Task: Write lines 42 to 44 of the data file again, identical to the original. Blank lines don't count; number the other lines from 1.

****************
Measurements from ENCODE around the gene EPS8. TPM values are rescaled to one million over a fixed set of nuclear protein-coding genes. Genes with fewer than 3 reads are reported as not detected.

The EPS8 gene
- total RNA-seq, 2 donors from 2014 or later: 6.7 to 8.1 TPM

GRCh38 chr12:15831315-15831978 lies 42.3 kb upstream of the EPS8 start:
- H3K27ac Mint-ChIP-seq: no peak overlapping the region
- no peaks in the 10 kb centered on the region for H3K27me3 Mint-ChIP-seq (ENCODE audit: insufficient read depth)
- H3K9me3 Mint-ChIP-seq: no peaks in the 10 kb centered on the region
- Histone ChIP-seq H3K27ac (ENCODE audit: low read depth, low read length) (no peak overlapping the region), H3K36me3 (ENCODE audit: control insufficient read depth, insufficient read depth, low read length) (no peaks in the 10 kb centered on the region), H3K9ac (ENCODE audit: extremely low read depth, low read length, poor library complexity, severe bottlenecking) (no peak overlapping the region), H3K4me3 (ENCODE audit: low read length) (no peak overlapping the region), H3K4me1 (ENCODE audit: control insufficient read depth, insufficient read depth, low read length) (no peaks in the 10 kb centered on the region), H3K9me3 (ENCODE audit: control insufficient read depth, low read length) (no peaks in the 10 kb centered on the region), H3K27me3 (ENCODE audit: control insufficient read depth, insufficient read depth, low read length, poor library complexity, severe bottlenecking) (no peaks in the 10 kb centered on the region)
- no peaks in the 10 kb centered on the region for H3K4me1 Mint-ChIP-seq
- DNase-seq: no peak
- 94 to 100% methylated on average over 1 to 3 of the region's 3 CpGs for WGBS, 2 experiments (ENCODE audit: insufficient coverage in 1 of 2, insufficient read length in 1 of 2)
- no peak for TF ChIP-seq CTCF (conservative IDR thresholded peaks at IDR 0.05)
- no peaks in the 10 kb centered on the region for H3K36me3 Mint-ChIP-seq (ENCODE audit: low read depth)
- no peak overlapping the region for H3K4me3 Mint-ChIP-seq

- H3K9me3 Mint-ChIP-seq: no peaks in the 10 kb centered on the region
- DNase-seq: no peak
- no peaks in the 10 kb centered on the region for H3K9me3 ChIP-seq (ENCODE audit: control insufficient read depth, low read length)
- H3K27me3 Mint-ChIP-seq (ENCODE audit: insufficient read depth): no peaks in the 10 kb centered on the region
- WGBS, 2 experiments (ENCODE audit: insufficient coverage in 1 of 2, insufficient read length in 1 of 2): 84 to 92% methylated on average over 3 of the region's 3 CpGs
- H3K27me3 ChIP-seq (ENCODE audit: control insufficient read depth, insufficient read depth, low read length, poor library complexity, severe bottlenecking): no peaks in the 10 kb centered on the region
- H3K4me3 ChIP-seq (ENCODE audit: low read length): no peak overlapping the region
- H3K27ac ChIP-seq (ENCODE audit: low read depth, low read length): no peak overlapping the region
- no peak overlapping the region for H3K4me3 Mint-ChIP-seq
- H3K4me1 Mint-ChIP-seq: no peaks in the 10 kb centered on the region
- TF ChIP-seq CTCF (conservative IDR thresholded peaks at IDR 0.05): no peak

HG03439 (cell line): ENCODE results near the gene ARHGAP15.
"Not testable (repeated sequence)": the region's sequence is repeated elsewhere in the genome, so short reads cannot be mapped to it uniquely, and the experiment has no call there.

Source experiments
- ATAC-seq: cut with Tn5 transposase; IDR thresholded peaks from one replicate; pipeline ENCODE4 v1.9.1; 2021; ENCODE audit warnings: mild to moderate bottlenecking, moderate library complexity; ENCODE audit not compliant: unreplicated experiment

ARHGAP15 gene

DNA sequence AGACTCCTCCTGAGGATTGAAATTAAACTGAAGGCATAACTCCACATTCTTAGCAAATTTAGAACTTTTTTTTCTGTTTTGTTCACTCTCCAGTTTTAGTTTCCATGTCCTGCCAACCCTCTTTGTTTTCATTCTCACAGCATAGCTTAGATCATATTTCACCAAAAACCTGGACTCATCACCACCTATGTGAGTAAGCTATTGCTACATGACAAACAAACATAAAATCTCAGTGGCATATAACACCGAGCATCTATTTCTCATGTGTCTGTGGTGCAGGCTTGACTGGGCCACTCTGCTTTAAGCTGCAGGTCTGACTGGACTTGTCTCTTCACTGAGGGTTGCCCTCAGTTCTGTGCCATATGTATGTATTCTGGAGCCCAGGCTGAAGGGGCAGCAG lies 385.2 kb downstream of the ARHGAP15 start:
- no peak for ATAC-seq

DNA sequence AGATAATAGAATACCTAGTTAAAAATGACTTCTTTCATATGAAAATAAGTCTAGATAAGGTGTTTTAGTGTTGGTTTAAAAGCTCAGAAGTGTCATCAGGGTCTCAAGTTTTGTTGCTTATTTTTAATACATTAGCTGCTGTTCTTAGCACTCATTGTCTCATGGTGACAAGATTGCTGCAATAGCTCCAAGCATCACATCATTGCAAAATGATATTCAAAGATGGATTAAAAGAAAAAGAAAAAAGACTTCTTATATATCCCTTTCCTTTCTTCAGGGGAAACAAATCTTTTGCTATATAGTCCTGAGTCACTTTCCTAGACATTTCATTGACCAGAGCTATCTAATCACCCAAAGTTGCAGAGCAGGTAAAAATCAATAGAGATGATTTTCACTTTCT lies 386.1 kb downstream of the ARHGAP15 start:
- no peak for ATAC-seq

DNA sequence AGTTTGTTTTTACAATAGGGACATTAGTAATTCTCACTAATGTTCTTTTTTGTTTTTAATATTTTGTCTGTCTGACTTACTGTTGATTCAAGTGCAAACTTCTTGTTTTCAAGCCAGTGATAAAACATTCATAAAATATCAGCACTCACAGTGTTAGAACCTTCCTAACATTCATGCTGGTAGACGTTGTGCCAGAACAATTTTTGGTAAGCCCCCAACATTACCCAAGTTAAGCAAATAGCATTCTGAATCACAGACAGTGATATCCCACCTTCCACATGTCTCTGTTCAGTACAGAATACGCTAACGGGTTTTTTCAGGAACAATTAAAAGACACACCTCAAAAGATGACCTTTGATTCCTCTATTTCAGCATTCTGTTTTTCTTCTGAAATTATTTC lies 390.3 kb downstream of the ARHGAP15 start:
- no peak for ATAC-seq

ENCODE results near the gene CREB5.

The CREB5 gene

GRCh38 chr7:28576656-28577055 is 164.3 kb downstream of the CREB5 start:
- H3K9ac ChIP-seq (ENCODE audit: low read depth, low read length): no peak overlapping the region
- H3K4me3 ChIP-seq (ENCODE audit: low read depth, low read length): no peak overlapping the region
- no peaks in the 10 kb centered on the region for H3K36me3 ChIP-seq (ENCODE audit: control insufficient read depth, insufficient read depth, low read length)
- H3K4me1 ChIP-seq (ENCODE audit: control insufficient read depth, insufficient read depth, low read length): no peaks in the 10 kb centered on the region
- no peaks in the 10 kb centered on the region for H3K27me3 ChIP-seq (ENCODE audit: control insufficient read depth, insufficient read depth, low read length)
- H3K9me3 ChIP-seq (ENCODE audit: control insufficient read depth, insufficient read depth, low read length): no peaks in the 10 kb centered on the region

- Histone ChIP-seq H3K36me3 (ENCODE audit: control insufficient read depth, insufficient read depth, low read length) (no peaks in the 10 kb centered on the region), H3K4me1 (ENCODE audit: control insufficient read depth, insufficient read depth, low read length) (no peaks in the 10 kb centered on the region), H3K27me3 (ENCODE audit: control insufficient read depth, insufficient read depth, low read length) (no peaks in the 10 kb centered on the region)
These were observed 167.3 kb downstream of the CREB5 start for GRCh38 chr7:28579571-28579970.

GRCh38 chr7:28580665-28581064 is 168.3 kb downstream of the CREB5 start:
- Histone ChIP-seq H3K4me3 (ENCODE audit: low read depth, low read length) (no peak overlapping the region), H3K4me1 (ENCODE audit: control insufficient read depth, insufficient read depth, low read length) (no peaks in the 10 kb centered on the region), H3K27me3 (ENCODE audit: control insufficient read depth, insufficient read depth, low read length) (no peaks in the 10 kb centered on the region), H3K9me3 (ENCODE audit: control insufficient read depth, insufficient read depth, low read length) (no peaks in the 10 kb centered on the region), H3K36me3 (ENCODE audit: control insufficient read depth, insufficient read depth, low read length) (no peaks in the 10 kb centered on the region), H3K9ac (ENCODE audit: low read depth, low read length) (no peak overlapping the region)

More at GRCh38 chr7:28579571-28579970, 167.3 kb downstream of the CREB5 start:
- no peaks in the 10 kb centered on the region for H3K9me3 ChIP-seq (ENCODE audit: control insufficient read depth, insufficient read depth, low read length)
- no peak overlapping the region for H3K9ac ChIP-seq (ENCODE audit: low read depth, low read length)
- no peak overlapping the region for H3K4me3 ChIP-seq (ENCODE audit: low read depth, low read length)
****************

- no peaks in the 10 kb centered on the region for H3K36me3 ChIP-seq (ENCODE audit: control insufficient read depth, insufficient read depth, low read length)
- H3K4me1 ChIP-seq (ENCODE audit: control insufficient read depth, insufficient read depth, low read length): no peaks in the 10 kb centered on the region
- no peaks in the 10 kb centered on the region for H3K27me3 ChIP-seq (ENCODE audit: control insufficient read depth, insufficient read depth, low read length)